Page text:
integrated dishwasher wiring - is this even safe?....

25 Jul 2020
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United Kingdom
we're having a new kitchen fitted, and it's been one nightmare after another. today's issue is with the brand new integrated dishwasher. we've tried to use it for the first time, and the water didn't drain away. so we wanted to locate the power socket to turn it off. unfortunately, our kitchen fitters have decided to seal all access to the rear of the dishwasher (it's in an island, so there's another cupboard behind it). eventually, we managed to remove one of the plinths under the sink, and we found that the dishwasher was plugged into an inaccessible double socket that's located underneath the sink unit and next to all the pipework. this doesn't appear to be safe to me, but i'm no electrician. can someone advise me on whether or not any regulations have been broken? thank you...

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It's not fixed, and the wiring used if for fixed wiring not flexible. But although one could nit pick like that, it is not unsafe because it's not fixed, be interested in what the paperwork says, are you England? In Wales you would need a compliance or completion certificate if the installation is fixed, so not fixing it gets around the Part P regulations.
thanks ericmark. this is part of a new extension, so they've installed a number of brand new plug sockets. this one is the only one (that i'm aware of) that isn't fixed. when the island was built, the electricians didn't know exactly where the dishwasher was going to be placed, so they brought the power up through the floor and left a double socket in the centre of the island (under the bottom of the kitchen units). the guy who fitted the dishwasher then simply plugged it in, and sealed off access. we've had to use a stanley knife to remove a plinth and luckily found the socket. we just wasn't expecting it to be located next to water pipes (or sealed in).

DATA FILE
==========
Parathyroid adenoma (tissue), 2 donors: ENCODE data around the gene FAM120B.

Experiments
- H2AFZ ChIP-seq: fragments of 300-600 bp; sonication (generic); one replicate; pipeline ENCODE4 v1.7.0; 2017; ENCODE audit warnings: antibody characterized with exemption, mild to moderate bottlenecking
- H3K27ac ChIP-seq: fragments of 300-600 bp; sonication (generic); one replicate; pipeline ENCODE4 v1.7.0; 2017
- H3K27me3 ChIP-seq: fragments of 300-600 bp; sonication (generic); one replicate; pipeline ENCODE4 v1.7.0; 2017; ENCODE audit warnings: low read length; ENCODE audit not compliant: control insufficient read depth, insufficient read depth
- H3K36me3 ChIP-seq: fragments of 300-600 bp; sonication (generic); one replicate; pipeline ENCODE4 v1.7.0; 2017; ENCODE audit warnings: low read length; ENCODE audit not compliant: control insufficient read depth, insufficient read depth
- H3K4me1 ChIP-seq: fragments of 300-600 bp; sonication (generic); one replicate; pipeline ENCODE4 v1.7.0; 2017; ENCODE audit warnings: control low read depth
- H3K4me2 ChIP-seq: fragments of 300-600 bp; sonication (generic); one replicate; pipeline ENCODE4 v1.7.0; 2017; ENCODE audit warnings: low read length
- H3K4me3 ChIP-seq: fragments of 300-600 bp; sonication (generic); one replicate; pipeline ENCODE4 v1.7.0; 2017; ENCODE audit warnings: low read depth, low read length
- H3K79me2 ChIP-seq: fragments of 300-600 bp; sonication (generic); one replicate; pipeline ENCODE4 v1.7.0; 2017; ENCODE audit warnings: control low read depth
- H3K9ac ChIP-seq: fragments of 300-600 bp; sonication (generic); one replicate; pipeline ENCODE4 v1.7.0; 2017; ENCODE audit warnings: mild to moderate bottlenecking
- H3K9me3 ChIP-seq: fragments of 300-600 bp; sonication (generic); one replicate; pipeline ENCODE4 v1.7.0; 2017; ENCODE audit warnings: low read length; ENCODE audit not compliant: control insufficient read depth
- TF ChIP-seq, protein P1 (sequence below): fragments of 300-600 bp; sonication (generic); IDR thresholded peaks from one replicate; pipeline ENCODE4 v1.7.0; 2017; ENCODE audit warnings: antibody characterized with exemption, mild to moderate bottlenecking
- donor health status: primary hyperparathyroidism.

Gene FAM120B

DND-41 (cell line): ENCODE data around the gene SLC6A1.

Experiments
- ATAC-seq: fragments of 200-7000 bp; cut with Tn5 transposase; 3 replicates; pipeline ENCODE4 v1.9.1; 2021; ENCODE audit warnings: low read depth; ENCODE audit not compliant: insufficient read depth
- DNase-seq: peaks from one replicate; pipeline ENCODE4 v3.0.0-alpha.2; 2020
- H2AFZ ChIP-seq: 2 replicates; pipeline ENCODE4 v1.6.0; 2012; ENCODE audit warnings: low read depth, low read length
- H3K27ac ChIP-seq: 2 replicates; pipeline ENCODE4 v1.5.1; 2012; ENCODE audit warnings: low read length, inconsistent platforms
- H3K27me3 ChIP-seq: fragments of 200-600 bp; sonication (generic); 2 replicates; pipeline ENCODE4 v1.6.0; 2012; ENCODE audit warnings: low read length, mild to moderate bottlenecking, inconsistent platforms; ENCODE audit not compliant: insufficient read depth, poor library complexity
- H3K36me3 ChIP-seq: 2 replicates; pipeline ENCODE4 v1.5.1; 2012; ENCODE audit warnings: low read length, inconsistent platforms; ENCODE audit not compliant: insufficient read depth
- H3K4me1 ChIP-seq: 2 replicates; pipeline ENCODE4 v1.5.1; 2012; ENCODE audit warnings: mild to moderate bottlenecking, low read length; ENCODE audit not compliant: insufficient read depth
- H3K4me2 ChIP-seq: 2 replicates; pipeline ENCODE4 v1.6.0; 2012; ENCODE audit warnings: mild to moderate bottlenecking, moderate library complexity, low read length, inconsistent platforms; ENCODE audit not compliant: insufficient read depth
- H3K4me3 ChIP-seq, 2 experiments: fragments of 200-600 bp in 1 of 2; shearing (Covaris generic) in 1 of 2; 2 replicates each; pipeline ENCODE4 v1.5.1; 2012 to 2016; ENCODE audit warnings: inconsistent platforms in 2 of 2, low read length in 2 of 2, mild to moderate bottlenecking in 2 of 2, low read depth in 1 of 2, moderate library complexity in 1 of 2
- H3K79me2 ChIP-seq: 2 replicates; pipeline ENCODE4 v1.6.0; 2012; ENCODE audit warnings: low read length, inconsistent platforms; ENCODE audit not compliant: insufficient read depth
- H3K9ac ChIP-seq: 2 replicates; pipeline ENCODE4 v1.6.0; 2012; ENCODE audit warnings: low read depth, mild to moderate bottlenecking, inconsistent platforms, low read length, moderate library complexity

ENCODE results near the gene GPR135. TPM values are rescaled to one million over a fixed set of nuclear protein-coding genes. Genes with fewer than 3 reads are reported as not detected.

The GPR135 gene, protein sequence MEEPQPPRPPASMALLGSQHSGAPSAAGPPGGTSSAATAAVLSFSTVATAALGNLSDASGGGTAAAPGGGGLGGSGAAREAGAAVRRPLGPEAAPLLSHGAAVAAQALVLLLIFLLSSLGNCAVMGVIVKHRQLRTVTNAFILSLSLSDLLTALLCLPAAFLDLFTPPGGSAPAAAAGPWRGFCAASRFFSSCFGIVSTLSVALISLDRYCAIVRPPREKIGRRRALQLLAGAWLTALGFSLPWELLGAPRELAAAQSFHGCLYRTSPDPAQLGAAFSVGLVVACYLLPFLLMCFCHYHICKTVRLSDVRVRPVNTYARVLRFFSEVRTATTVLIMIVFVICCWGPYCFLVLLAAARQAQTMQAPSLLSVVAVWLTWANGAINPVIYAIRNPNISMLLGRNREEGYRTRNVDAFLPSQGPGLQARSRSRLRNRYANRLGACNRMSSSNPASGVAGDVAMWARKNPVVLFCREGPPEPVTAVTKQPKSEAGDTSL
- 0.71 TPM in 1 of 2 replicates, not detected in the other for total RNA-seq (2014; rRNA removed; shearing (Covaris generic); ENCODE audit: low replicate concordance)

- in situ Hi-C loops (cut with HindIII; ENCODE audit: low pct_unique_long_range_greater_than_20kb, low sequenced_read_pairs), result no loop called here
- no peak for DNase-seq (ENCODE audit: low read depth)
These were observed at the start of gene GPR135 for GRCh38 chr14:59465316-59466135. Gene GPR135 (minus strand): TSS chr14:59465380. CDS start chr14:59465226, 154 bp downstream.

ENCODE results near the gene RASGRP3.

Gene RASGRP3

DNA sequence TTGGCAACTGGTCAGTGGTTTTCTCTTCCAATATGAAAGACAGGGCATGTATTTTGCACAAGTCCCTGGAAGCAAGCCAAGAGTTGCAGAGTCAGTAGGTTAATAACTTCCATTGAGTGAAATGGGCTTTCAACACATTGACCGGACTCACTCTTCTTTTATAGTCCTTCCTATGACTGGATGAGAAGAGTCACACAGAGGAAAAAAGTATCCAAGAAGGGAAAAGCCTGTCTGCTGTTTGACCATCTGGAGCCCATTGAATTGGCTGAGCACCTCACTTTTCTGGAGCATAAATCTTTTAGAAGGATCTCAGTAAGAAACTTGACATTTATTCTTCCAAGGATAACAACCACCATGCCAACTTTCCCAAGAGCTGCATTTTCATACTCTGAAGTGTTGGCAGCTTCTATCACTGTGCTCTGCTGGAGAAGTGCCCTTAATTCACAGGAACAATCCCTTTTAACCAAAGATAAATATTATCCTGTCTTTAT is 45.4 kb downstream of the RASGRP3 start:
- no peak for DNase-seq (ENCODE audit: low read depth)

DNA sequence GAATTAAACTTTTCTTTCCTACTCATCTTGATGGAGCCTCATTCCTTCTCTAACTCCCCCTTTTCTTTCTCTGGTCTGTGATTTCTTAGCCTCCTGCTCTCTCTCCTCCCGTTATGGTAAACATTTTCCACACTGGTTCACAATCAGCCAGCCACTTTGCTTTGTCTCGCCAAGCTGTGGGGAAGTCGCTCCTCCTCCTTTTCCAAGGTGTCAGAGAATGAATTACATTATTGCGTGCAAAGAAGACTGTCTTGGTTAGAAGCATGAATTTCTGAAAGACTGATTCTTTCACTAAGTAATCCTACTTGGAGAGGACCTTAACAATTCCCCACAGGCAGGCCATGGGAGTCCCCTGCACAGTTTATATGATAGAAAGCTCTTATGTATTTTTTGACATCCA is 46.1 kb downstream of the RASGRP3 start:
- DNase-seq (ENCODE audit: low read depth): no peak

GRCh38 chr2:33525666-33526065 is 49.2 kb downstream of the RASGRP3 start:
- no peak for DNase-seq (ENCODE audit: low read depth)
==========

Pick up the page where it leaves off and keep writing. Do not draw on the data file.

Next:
i'm not sure about certificates, because this is part of a renovation project (new build extension, kitchen, bifolds, windows, doors, garage door, etc etc)
Not a biggie, but I would want a clip on the dishwasher hose where it meets the spiggot.
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Difficult to know what else the electrician could have done, if the island wasn't in place at the time.

I would be inclined to suggest moving the socket into the cupboard above, so it's more accessible and fixing it to the side panel.
judging from the responses, and similar questions on the forum about sockets in general being under sinks, i think i'm content. i'll just clip the hose as suggested and try to position the socket a little more out of the way of the pipes. my only concern now is the accessibility in the event of an emergency. aren't you supposed to be able to quickly switch off a socket without having to take a stanley knife to a plinth, and then physically rag it off? (which is probably something my mrs won't be able to do as it's quite difficult to remove)
Typical when fitter, electrician, plumber don’t communicate , you end up with a mess like that, plumbing looks as bad as electrical work . No plan.
aren't you supposed to be able to quickly switch off a socket without having to take a stanley knife to a plinth, and then physically rag it off? (which is probably something my mrs won't be able to do as it's quite difficult to remove)

I am not an electrician but, yeah, I would want to be able to unplug it with ease.

I guess that you could ask for the socket to be moved in to the cupboard.

Looking at the photos, if you ever need to pull out the dishwasher, how are you supposed to feed the waste pipe back through that hole?
he's fed the hose through that hole @opps so i guess it must be able to squeeze through. i am concerned about being unable to switch it off at the socket though
Also, in the first pic the waste plumbing is done in pushfit, and as the dishwasher will be pumping water out under pressure it "could" push the fittings off the pipe causing a flood all over the socket......
I have something very similar in my own place. Bought three years ago but only recently got round to checking this aspect. Not great but not one of life's worst problems. I suggest you familiarise yourself with the fuse/MCB/RCBO in the consumer unit that serves it, so in a rush you can quickly isolate the circuit.
I would be concerned about what happens if there is a water leak and it dripped into the socket.
Would we feel more comfortable with this arrangement? Only a single socket is required

As long as the appliance cable is long enough it should be quite doable, if not another hole can be cut but be aware the position of the appliance doesn't trap the cable.

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